I didn’t get any extra money right away but, with each and every emergency that came, He provided a way to take care of it. After a while, I didn’t even worry about savings because, as long as I continued to be a wise steward, He would take care of it.
When I fully relaxed about it, I started finding myself getting a little extra here and there. Now I have enough saved to cover life’s little emergencies and I can save on a regular basis.
The financial gurus are talking to the huge percentage of people who are squandering their money, living like there is no tomorrow, but there is another group of people who simply don’t have the money. At one point, I talked to a very good financial adviser. When he first started talking to me, he knew he could find money for me to save. By the end of the conversation, he just shook his head. He couldn’t find one penny that I was wasting and finally told me that my only problem was that I needed more money coming in. It does sometimes happen that way but it is usually very rare.
I do understand what you mean and can relate to how you feel about never quite getting caught up. I started baking gingerbread men to pay for our Christmas stuff years ago. The gingerbread men became popular and I started getting a nice little extra income. I always thought I would save it but, just like clockwork, a couple of weeks after Christmas I would need a major car repair, some dental work or something else like that and it always seemed to eat all of my extra money.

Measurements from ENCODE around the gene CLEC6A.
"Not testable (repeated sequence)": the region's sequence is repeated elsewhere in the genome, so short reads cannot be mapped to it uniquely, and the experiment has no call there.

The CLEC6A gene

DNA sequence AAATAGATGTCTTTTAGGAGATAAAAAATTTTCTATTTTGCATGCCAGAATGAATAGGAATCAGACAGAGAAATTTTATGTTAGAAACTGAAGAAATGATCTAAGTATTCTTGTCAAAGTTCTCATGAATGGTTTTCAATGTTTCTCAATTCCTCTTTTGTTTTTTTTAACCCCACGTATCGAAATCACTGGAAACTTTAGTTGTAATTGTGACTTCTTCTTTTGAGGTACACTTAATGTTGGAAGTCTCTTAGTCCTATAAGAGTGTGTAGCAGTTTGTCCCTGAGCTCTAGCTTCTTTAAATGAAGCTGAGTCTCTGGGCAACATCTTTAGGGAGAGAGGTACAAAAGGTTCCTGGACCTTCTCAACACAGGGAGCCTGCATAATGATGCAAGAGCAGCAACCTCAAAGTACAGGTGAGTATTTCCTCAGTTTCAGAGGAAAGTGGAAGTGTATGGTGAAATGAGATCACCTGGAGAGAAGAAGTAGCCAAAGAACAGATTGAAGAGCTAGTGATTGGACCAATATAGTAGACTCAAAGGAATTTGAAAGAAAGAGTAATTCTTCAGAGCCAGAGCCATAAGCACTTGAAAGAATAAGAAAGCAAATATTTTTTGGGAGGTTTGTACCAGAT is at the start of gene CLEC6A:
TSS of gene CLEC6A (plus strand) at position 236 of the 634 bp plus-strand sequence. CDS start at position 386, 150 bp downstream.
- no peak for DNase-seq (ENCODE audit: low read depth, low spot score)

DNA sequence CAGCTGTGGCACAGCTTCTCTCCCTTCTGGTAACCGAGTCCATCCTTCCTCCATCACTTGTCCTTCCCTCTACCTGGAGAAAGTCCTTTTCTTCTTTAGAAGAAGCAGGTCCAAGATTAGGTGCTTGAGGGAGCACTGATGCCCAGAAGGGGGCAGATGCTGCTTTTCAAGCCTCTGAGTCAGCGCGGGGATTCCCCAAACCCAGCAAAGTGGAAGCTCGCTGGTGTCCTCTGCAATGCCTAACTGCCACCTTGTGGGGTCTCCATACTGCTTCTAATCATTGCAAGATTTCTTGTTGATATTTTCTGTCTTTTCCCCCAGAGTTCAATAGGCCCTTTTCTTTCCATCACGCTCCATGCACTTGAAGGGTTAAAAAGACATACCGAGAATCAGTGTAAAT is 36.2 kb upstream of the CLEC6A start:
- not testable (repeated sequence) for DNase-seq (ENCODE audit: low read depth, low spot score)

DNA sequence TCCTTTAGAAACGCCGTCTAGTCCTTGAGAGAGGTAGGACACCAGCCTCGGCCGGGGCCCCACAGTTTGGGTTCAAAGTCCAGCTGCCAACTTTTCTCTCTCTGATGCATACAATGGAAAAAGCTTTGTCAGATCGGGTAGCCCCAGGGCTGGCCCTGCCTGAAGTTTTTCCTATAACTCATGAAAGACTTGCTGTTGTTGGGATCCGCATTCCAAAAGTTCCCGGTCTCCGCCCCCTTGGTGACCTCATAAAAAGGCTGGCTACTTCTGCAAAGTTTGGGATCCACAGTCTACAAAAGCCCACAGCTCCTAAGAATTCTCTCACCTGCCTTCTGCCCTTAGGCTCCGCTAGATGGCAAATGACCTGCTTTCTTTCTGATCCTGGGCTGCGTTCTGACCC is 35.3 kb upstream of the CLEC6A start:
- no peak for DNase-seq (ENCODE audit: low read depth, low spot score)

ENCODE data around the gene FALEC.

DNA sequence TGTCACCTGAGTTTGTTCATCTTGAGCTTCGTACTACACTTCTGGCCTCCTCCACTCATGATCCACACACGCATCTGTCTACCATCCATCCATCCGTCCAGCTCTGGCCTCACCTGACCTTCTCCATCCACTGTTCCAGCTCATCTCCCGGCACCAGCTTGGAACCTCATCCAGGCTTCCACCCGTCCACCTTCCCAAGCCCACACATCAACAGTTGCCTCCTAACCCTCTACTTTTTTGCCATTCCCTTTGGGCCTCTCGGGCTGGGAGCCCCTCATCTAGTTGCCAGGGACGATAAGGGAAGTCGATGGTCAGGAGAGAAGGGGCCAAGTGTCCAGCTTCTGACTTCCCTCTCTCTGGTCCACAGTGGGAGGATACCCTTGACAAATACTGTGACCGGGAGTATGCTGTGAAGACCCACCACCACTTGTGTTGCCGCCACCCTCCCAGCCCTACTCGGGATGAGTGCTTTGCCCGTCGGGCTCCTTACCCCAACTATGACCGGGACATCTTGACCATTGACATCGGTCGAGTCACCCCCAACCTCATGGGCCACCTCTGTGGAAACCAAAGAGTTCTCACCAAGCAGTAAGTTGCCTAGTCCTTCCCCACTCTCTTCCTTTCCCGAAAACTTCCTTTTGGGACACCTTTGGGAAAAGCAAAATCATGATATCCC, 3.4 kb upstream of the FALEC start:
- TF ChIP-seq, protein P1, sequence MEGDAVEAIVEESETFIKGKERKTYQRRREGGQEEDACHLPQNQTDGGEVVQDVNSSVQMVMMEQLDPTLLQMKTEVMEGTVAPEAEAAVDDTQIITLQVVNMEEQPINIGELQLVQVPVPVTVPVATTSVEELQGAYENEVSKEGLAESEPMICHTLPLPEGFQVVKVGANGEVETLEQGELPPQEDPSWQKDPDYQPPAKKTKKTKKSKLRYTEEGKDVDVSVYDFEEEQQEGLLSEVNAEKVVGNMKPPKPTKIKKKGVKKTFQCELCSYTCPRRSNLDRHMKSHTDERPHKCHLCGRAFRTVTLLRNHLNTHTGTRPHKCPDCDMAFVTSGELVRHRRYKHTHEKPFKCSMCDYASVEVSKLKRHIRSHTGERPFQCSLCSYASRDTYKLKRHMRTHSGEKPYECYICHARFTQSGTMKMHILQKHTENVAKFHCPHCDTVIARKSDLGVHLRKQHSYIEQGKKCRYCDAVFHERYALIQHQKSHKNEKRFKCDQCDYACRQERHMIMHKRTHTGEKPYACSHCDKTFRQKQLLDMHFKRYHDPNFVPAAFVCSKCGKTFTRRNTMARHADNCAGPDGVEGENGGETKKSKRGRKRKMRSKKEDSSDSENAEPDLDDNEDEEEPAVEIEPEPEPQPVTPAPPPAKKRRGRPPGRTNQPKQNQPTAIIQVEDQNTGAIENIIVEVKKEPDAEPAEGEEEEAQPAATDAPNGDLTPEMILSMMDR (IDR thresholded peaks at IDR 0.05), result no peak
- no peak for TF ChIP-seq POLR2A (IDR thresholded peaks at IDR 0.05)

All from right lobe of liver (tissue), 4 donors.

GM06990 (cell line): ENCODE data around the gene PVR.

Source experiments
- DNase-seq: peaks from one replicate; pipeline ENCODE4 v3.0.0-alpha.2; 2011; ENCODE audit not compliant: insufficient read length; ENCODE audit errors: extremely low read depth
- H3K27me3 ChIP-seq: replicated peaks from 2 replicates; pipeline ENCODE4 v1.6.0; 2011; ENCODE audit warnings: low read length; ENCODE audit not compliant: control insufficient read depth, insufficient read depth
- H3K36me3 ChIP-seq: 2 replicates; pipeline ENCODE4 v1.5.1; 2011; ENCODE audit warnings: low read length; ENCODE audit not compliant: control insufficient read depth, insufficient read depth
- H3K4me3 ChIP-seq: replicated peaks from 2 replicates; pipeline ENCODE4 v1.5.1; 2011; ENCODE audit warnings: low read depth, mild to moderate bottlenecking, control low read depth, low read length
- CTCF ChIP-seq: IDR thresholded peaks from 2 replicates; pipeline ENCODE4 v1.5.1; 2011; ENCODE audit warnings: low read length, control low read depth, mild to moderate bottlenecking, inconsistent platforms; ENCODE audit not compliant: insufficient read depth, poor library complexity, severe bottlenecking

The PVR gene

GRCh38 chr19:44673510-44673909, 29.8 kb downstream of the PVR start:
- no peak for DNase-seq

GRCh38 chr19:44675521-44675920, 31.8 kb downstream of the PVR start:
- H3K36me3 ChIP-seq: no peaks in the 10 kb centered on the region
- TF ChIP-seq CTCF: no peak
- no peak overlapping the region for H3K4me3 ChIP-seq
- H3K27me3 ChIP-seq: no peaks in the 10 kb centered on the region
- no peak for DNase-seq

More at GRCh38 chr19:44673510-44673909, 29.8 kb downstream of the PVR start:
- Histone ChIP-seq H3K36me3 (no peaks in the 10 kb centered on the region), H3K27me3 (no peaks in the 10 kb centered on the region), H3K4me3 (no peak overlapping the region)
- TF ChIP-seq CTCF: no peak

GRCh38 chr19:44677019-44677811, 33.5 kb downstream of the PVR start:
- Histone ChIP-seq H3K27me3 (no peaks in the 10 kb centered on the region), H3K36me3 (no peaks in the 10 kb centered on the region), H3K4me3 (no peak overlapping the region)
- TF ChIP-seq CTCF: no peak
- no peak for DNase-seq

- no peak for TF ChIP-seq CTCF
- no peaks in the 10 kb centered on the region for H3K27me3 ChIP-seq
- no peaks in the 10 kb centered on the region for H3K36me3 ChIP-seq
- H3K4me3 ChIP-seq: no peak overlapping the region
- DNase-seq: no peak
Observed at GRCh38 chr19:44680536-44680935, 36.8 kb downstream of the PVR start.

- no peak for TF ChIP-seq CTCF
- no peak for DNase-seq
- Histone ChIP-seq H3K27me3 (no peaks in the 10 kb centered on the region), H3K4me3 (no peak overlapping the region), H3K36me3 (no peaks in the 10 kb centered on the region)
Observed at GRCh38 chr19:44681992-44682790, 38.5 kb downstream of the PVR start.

I knew I hadn’t quite arrived at the place where God wanted me – totally depending on Him. Eventually, instead of bemoaning the fact, asking, “Why do I always have to use my extra money on a car repair?” I learned to thank Him. At least I had the money to pay for it, even if I was left with nothing extra.
As “noble” as that sounds, when I was in the middle of it it wasn’t easy and I did become discouraged. Now, being older and looking back, I have come to realize that sometimes life just has its ups and downs. Some seasons we have more than we have in other seasons and that’s just life.
The main thing to do at all times is to be a wise steward of the money you are given.
Up to now, everything I’ve said has been on the assumption that your only option is to cut spending, however if you really can’t cut another penny or if you just don’t want to have to cut more, you can also do something to try to bring in more money, which is often easier. It could be asking for a raise, getting a part time job, providing a service like lawn mowing or sewing, selling items on Ebay or something else. It might be difficult to get a second job if it’s just you and the kids, but some of the other options might still work and if you do get a part time job, it could be a temporary solution until you get enough for a reasonable emergency fund.
I know you may be tired and worn out, but if the stress from not having enough money to cover emergencies is getting to you, then another job might be needed. Just calculate how long it will take you save up the money and then you know you have an ending point.
To read more of Jill’s story about how she raised 2 teenagers on $500 per month, check out her book, Penny Pinching Mama!